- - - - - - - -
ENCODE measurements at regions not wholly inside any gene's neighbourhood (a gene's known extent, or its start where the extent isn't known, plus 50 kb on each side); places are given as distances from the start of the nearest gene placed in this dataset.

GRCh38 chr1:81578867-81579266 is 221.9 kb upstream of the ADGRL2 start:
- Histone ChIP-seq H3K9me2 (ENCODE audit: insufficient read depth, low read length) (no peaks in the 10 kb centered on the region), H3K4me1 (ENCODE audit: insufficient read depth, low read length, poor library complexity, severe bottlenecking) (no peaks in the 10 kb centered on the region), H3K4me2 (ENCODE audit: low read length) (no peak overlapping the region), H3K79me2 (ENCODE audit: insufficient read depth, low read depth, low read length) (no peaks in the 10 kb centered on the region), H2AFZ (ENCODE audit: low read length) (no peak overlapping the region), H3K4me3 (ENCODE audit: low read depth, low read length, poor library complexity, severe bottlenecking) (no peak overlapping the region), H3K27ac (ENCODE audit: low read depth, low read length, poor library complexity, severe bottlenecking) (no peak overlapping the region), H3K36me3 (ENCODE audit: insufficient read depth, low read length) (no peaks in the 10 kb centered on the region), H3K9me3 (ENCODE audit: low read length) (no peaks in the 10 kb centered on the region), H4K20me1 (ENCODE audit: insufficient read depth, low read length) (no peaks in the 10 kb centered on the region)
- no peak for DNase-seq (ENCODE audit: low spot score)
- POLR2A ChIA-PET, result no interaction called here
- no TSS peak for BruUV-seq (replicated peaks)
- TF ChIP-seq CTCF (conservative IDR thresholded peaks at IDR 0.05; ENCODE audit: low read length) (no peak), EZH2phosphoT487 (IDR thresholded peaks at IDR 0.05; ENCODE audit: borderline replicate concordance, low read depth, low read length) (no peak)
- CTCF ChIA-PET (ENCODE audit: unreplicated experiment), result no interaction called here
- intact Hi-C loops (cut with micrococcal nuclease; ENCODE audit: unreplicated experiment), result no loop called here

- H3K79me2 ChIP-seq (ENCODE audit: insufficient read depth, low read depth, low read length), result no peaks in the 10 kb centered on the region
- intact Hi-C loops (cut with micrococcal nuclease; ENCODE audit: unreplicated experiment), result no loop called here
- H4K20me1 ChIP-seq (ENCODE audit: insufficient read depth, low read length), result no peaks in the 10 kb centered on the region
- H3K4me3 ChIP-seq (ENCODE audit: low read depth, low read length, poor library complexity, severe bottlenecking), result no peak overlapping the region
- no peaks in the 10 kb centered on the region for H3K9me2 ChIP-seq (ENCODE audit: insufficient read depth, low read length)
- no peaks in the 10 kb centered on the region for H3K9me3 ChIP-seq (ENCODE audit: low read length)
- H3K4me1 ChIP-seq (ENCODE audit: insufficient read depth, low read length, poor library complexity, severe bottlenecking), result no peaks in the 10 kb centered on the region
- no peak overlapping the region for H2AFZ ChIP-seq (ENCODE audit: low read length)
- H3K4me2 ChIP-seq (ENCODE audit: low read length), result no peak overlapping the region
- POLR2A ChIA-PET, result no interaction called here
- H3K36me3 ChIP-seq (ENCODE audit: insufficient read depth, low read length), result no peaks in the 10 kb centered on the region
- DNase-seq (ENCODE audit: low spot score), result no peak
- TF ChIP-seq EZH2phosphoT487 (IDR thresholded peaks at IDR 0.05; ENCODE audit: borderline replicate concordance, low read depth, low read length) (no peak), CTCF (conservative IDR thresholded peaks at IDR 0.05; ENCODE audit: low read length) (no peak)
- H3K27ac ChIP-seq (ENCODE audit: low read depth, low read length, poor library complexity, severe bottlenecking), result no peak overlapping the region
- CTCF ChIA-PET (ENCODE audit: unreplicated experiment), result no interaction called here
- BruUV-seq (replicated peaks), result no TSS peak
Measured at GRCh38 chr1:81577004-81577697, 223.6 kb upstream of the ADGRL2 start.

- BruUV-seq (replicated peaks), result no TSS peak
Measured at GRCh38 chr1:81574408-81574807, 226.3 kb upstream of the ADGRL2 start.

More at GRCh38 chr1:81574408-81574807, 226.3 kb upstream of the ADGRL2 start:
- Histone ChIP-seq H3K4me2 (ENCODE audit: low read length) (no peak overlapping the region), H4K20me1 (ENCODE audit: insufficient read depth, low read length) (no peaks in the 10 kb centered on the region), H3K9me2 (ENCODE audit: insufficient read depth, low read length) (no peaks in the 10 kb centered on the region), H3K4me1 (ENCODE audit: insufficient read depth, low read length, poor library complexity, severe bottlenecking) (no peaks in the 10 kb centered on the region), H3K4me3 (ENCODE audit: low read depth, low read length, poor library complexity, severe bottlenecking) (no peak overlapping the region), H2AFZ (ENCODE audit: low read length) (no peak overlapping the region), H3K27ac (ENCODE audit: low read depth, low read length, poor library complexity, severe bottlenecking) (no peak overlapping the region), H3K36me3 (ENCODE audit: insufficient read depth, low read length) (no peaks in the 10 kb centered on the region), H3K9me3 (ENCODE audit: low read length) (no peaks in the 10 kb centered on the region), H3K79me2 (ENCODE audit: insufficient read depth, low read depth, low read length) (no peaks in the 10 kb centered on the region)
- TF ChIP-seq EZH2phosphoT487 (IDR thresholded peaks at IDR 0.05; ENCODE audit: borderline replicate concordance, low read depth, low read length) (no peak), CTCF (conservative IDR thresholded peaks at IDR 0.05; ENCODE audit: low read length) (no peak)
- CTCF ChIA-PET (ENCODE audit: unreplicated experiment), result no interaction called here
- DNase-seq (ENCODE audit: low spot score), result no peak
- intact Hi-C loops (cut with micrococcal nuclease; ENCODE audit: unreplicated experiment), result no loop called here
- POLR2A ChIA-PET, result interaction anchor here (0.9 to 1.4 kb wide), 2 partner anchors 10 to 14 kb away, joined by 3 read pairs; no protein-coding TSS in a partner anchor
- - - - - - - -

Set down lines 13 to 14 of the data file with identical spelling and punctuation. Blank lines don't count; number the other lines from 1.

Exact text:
- H3K4me3 ChIP-seq (ENCODE audit: low read depth, low read length, poor library complexity, severe bottlenecking), result no peak overlapping the region
- no peaks in the 10 kb centered on the region for H3K9me2 ChIP-seq (ENCODE audit: insufficient read depth, low read length)